This week, Muslims around the world will finally be able to debut their finest abayas, salwar kameezes, kaftans and thobes they’ve been saving in the backs of their closets for three pandemic Eids. For a growing number who have rethought their fashion choices during that time, those glitzy, intricately woven pieces will be more sustainable.
Eid al-Adha, the Muslim holiday marking the culmination of the Hajj pilgrimage, begins on July 20. And Muslim designers, noticing a demand for sustainable Eid clothing, have launched eco-friendly pieces leading up to the holiday. Muslim fashion icons, like Halima Aden and Mariah Idrissi, have likewise recently promoted sustainable fashion practices.
“The importance of sustainability and ethical practices … we do believe it will be very important now and especially during Eid,” said hijab designer Lena Aljahim.
Every year, Muslims spend $2.2 trillion on “faith-inspired ethical consumption needs.”
“Clothing sustainability is growing in popularity with consumers and has also been the theme of many modest fashion events,” according to the 2020/2021 State of the Global Islamic Economy Report. Modest fashion is a term used to describe the conservative clothing style that Muslims adopt. The latest Modest Fashion Week — days of Muslim-oriented fashion shows — in 2019, for instance, featured sustainability as one of its key themes, with a slew of Muslim designers releasing pieces made out of eco-friendly raw materials or technology.
The modest fashion market’s value will be $402 billion by 2024, the report estimates. Millennial Muslims, one of modest fashion’s biggest consumer groups, are leading the demand for sustainability.
It aligns with Islamic values
British fashion designer Ainara Medina launched her sustainable modest wear company Nea Wear mid-pandemic, after noticing a growing movement of fashion forward Muslims becoming mindful of where their clothes come from. To make it sustainable, Medina told NPR she upcycles fabrics and uses an eco-friendly supply chain, from manufacturers to shipping companies.
“Us being in lockdown and spending more time at home, having more time to think about things, I do believe that has impacted the choices we make and the way we consume,” Medina said. “There is a lot of Muslim consumers that have started doing the research and understanding the importance of a sustainable fashion and slow fashion.”
Conscious consumption aligns with the Islamic values Muslims cherish, she added.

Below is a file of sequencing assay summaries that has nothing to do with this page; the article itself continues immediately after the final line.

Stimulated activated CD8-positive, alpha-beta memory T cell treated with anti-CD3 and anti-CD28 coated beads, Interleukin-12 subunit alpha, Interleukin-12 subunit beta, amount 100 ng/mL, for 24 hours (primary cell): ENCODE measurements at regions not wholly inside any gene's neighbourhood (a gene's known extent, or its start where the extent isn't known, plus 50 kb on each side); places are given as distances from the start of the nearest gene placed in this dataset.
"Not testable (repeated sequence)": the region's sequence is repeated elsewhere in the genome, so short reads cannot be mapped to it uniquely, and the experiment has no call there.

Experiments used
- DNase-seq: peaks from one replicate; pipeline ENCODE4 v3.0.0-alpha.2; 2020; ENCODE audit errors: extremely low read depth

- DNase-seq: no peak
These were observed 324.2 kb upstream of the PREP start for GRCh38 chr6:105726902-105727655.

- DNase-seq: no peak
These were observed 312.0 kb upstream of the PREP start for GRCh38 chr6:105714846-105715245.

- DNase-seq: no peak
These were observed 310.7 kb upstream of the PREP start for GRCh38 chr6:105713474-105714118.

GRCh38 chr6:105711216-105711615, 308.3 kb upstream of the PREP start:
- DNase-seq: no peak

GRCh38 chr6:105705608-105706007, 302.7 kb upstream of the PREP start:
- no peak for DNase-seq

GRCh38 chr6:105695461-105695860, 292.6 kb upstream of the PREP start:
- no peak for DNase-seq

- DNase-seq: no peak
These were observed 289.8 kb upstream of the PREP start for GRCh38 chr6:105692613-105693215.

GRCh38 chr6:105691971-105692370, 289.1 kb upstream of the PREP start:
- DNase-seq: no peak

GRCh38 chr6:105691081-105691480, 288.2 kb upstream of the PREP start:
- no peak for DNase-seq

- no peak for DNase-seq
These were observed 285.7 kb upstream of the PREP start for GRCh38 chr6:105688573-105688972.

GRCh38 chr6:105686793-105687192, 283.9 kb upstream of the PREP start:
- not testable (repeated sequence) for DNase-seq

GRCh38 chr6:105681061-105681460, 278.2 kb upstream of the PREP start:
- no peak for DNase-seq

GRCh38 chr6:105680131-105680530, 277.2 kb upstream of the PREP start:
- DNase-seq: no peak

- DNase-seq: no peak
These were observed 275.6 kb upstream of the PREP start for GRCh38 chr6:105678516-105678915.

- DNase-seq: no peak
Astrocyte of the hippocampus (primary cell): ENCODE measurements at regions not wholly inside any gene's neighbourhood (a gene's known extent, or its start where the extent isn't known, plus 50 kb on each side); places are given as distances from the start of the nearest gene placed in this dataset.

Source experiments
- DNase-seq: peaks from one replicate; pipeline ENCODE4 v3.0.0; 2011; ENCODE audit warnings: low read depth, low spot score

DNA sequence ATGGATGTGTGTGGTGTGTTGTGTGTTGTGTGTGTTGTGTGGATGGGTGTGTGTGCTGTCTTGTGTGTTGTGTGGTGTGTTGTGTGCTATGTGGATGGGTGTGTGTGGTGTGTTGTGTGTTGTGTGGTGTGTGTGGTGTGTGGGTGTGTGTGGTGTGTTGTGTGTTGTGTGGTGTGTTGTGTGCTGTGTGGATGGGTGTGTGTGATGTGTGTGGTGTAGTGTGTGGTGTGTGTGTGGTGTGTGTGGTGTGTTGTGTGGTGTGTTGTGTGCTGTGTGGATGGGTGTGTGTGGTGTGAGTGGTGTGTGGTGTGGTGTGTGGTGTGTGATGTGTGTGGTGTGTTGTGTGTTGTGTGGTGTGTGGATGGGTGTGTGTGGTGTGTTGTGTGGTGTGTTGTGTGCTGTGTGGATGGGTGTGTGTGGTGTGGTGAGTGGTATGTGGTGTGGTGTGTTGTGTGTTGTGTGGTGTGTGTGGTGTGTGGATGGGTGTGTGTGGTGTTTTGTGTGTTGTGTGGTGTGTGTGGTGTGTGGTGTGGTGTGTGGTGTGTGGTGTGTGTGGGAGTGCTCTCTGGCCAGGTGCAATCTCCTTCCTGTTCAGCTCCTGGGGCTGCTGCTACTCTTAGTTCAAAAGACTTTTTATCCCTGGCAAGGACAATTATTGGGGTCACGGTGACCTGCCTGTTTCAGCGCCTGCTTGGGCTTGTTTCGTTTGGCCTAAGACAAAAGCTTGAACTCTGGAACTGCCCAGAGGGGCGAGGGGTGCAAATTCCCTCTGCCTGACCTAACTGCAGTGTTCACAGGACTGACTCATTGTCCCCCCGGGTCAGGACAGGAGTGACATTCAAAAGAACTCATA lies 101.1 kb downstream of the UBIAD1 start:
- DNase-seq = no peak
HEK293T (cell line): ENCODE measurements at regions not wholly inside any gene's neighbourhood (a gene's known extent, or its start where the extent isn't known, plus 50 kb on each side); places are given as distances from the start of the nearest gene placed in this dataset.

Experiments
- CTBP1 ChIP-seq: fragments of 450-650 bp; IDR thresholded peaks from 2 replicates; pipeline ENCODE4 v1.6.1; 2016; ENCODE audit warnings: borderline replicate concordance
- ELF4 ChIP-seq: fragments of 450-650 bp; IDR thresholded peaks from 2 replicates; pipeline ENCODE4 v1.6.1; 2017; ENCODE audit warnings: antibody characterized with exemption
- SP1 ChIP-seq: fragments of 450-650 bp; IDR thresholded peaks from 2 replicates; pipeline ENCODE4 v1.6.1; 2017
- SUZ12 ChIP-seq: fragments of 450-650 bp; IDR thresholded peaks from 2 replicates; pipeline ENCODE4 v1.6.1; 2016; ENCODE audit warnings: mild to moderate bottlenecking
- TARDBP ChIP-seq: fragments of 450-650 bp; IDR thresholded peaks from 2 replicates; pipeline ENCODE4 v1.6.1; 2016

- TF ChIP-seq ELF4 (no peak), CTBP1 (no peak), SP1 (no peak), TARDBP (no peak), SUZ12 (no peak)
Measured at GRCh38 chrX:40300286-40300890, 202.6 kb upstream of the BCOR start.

“From an Islamic perspective, we are entrusted to take care of the earth and to look after it, and that means to be obviously environmentally conscious and not harm the environment and subsequently all the beings that live on it,” Medina said.
Medina released a special Eid collection of silky dresses, merging sustainability and glamor.
Like Medina, Fakhrya Alshubi and Lena Aljahim from Dearborn, Michigan, released their sustainable modest wear line Fayena during the pandemic, in November 2020. They wanted to bring Muslim consumers an alternative to unsustainable and unethical fashion, which they said was often the most accessible option.
And the sales of their eco-friendly fiber hijabs have skyrocketed as Eid nears.
“Especially during Eid, girls are looking for better quality hijabs and more value,” Aljahim told NPR.
Sustainable is now more accessible
Older Muslim-owned companies are gearing up initiatives to innovate sustainable lines.
“By virtue of the fact that things are more available on a sustainable level, I think that people will, if afforded the opportunity, gravitate towards them,” said fashion influencer Melanie Elturk.
Elturk, CEO of Haute Hijabs, told NPR that sustainability has been a hallmark of her New York-based company since it was founded in 2010, when she repurposed vintage scarves into hijabs.
Realizing Muslim consumers were becoming more cognizant about the products that they purchase and the brands that they’re willing to invest in, Elturk further explored sustainable fashion. In April, the company released recycled chiffon hijabs made from 7 to 8 recycled plastic bottles to help reduce its carbon footprint. Last year, Haute Hijab released woven hijabs made out of renewable bamboo.
The trend will only get bigger
There will be an even bigger shift toward sustainability for Muslim consumers within the next three to five years, Alshubi predicts.
This Eid, the fashion designers want to avoid overconsumption.
Medina is buying her outfit from designers who acquire their premade fabrics in small quantities. Alshubi and Aljahim are going thrift shopping for their Eid fits. Elturk said she’ll be wearing classic staples, after making an effort in the last three years to stop buying fast fashion.
The best way to dress sustainably for Eid? “To become a more conscious consumer is to really think … about what you’re investing in and if it’s really worth it,” Alshubi said. “Trends will always come and go.”
Dalia Faheid is an intern on NPR’s News Desk.